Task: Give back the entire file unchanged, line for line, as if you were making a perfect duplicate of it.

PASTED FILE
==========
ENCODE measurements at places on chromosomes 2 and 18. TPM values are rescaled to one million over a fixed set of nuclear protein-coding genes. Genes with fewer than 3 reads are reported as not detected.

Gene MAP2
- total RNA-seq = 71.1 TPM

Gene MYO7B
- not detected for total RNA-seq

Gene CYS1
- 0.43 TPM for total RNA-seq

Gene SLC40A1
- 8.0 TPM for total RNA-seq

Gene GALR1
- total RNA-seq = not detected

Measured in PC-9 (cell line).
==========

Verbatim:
ENCODE measurements at places on chromosomes 2 and 18. TPM values are rescaled to one million over a fixed set of nuclear protein-coding genes. Genes with fewer than 3 reads are reported as not detected.

Gene MAP2
- total RNA-seq = 71.1 TPM

Gene MYO7B
- not detected for total RNA-seq

Gene CYS1
- 0.43 TPM for total RNA-seq

Gene SLC40A1
- 8.0 TPM for total RNA-seq

Gene GALR1
- total RNA-seq = not detected

Measured in PC-9 (cell line).